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to-lift-a-nation-ground-zeroTo Lift A Nation, Ground Zero

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teardrop-memorialbayonne-njTeardrop Memorial, Bayonne, NJ

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victims-quilt

9/11 Victims Memorial Quilt

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ground-zero-memorial-design

9/11 Memorial Museum

Another Day is Not Another Day

9-11Every year since I started this blog I have honored those who lost their lives on this day in 2001.

Two of those planes, American Airlines Flight 11 and United Airlines Flight 175, were crashed into the North and South towers, respectively, of the World Trade Center complex in New York City. A third plane, American Airlines Flight 77, was crashed into the Pentagon, leading to a partial collapse in its western side. The fourth plane, United Airlines Flight 93, was targeted at Washington, D.C.,  but crashed into a field near Shanksville, Pennsylvania, after its passengers tried to overcome the hijackers.

In total, almost 3,000 people died in the attacks, including the 227 civilians and 19 hijackers aboard the four planes. We also lost 343 firefighters and 72 law enforcement officers, the deadliest incident for their fields in the history of the United States. Some managed to call home and tell their loved ones they loved them one last time. Some despaired and jumped; others never knew what hit them. We will never know what they thought, how they felt. That is a world sacred to those who have gone before us.

We will always ask, “Where were you when you heard?”  Our hearts will always hurt when we watch the Towers crumble. And we will always be ashamed of those who called themselves human beings and did such a thing.

We also will never find the words to thank those who put their lives on the line to save what they could. We will always be amazed that Mother Nature reclaimed her wounded ground in Pennsylvania so peacefully, and that her human counterparts did the same with the Pentagon and Ground Zero.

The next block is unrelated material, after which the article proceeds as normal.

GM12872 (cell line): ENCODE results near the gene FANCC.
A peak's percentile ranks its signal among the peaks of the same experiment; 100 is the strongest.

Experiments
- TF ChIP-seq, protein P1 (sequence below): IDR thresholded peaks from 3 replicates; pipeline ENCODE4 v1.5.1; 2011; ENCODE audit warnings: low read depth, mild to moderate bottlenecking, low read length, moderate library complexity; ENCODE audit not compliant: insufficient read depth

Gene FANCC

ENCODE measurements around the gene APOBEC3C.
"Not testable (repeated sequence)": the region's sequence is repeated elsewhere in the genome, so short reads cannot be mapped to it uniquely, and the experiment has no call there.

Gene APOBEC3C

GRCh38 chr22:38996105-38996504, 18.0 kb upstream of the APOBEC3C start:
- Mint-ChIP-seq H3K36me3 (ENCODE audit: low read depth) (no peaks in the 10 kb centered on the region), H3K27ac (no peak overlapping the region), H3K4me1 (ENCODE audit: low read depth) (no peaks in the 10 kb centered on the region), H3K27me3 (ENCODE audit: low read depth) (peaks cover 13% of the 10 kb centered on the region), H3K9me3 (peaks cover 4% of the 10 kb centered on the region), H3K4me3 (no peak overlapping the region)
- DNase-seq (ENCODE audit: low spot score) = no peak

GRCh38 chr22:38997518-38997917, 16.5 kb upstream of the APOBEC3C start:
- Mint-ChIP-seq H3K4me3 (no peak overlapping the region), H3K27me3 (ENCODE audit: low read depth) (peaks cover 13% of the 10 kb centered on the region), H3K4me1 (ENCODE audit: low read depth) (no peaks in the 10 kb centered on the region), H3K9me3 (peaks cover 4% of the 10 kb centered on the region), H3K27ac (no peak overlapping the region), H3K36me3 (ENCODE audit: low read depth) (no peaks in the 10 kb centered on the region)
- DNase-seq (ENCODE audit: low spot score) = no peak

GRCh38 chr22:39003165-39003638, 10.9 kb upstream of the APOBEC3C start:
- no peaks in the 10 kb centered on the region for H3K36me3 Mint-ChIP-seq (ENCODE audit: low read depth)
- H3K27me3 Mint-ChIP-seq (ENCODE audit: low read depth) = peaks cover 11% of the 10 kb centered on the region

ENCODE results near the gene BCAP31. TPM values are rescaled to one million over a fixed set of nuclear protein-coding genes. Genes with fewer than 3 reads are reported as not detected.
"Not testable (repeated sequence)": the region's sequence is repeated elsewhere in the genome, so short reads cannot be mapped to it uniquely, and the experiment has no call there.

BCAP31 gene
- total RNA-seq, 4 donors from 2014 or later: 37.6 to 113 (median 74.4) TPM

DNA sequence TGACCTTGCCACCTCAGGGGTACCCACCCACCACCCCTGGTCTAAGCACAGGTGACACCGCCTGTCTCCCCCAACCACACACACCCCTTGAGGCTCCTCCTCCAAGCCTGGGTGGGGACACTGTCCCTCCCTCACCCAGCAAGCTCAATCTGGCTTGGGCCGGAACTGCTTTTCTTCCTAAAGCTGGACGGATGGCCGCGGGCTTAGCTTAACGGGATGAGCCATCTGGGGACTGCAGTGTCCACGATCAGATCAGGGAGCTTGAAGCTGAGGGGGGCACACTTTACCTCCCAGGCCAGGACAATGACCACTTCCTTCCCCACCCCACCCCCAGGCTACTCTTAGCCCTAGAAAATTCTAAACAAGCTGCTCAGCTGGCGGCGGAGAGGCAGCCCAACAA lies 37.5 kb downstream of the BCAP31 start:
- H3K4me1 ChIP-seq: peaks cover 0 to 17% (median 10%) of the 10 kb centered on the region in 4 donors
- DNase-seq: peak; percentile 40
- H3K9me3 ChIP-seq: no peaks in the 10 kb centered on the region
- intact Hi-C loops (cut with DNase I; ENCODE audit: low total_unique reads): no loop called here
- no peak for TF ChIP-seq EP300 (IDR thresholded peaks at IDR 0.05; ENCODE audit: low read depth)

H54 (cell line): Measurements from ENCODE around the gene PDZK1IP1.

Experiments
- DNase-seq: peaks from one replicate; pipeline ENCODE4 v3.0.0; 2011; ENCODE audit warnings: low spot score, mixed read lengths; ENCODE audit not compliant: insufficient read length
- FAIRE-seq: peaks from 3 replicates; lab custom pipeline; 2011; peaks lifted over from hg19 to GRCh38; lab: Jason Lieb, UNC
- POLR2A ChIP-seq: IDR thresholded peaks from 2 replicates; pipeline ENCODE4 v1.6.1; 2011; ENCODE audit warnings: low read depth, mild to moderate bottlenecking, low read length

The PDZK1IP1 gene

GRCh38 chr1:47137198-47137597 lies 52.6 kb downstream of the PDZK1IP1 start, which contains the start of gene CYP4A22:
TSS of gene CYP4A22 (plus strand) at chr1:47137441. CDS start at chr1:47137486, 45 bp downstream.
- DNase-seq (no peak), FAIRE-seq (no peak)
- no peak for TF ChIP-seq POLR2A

I will never forget. And as long as I have a blog, I will never let you forget, either.

 

 

statistics from Wikipedia

America — and You — Never Forget

There will always be Madness in the world…there will always be dark, crazy things that happen that will forever have no reason, no explanation.

September 11, 2001 will always be one of those dark, crazy things.

But there is a lot of Magic in the world as well. Your lives are full of it. People you know, food you eat, the weather outside. Music, books, painting, computers, football games, all are wonderful experiences in space and time that forever try and encourage you to leave your own world for a while to experience a different one.

For me, one of the most haunting lingerings from 9/11 are the older movies I watch where the Twin Towers stand proud and gleaming in the background. Every single time I catch a flash of them a pang goes through my heart. Funny the things that trigger memories of madness, isn’t it?

So today, take a moment and say, “Hi! How ya doin’? How’s the magic? Miss you (love you, like you, etc.)”  to everyone who has touched your life and passed on to greener pastures (or whatever metaphor makes you feel good). Throw in a “thank you” if you’d like. Or even an extra “love you.” Then move on. They may or may not feel it on the other side, but you will feel it on this side.

And you will be a better person for it.